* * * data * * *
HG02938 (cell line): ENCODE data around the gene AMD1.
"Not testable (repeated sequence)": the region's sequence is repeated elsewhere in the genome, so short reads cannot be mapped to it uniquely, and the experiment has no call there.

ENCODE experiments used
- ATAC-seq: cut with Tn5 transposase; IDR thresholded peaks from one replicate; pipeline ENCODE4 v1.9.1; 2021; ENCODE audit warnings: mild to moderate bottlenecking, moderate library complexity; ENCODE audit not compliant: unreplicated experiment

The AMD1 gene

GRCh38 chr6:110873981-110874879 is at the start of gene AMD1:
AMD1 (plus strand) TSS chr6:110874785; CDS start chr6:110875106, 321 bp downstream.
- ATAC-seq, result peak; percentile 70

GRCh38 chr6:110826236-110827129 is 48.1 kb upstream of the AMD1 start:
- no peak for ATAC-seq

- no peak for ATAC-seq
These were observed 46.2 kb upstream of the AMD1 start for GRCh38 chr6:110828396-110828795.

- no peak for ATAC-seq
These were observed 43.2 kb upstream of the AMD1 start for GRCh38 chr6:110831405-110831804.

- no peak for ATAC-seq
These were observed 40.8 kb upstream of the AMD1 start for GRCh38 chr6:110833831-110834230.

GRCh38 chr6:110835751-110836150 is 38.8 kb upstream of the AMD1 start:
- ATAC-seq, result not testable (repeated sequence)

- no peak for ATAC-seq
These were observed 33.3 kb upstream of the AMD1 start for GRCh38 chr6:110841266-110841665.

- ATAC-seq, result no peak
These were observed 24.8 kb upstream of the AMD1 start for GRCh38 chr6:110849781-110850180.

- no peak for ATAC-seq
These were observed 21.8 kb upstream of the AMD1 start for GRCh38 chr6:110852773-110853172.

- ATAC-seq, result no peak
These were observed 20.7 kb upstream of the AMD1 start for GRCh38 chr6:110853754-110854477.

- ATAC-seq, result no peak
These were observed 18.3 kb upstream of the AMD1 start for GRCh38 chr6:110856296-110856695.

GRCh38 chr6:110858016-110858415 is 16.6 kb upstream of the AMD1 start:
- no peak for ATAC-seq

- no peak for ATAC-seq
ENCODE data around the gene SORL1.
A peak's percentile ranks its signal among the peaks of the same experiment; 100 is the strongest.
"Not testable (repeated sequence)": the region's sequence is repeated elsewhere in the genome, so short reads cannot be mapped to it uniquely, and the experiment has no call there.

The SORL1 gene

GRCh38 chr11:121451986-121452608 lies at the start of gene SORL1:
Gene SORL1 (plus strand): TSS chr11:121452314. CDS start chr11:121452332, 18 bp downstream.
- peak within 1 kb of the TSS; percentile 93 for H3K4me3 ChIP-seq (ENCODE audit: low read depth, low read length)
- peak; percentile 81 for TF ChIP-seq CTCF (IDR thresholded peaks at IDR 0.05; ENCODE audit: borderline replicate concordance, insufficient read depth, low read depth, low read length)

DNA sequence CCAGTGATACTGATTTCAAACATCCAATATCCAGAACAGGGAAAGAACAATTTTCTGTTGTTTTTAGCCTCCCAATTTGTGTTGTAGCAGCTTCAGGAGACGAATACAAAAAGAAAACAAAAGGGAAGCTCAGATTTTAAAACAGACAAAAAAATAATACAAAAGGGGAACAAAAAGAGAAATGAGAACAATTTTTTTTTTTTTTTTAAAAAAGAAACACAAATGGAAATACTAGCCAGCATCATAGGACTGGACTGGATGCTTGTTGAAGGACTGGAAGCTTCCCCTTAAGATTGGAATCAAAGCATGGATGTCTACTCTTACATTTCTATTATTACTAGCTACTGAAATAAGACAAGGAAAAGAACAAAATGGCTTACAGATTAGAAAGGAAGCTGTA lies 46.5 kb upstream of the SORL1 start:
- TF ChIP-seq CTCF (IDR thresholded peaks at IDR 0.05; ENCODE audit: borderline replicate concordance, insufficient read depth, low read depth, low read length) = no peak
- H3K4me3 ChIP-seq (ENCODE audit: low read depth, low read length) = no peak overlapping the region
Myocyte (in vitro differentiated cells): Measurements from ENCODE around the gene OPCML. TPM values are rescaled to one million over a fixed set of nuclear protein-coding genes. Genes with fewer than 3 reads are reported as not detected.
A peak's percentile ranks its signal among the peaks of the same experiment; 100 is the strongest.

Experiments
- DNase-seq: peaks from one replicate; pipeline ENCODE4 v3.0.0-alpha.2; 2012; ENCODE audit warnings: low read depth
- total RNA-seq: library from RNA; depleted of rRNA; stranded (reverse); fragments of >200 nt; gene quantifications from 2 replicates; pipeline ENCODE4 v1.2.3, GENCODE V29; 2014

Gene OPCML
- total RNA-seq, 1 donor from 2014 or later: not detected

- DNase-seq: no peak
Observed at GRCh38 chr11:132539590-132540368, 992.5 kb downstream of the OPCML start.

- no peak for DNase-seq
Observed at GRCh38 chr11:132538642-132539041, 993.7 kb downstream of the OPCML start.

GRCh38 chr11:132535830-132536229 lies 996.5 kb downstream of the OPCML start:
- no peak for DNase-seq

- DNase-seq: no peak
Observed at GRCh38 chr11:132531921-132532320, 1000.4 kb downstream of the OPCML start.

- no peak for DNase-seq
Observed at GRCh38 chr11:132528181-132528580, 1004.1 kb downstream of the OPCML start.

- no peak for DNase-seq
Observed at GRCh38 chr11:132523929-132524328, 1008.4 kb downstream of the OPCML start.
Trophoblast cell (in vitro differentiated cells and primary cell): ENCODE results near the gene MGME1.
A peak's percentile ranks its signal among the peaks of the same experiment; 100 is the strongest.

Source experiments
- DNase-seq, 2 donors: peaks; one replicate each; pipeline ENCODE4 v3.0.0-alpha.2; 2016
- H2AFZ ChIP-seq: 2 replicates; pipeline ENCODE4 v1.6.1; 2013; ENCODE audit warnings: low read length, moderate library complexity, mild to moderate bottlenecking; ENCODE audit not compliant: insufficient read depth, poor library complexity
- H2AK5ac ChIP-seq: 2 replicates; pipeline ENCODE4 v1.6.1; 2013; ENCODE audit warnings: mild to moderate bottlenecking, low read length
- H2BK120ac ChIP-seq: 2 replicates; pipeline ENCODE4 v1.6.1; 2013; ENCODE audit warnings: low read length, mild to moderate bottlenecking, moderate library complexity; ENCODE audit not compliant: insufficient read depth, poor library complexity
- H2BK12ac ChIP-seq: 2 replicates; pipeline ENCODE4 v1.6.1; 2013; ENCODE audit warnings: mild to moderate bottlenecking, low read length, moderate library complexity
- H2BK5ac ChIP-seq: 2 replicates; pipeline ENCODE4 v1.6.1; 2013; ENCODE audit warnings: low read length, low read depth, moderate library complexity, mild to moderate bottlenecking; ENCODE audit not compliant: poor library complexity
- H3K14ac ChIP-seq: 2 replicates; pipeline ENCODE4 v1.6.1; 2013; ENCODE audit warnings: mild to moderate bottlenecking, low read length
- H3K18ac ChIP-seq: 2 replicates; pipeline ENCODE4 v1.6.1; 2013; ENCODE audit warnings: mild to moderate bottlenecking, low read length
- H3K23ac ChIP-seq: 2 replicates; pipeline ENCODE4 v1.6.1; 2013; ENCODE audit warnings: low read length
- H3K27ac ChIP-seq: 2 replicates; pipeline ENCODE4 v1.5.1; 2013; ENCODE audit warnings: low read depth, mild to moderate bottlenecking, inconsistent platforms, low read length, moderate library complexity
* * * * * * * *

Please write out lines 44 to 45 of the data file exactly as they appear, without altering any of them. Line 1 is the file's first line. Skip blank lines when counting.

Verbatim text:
A peak's percentile ranks its signal among the peaks of the same experiment; 100 is the strongest.

Experiments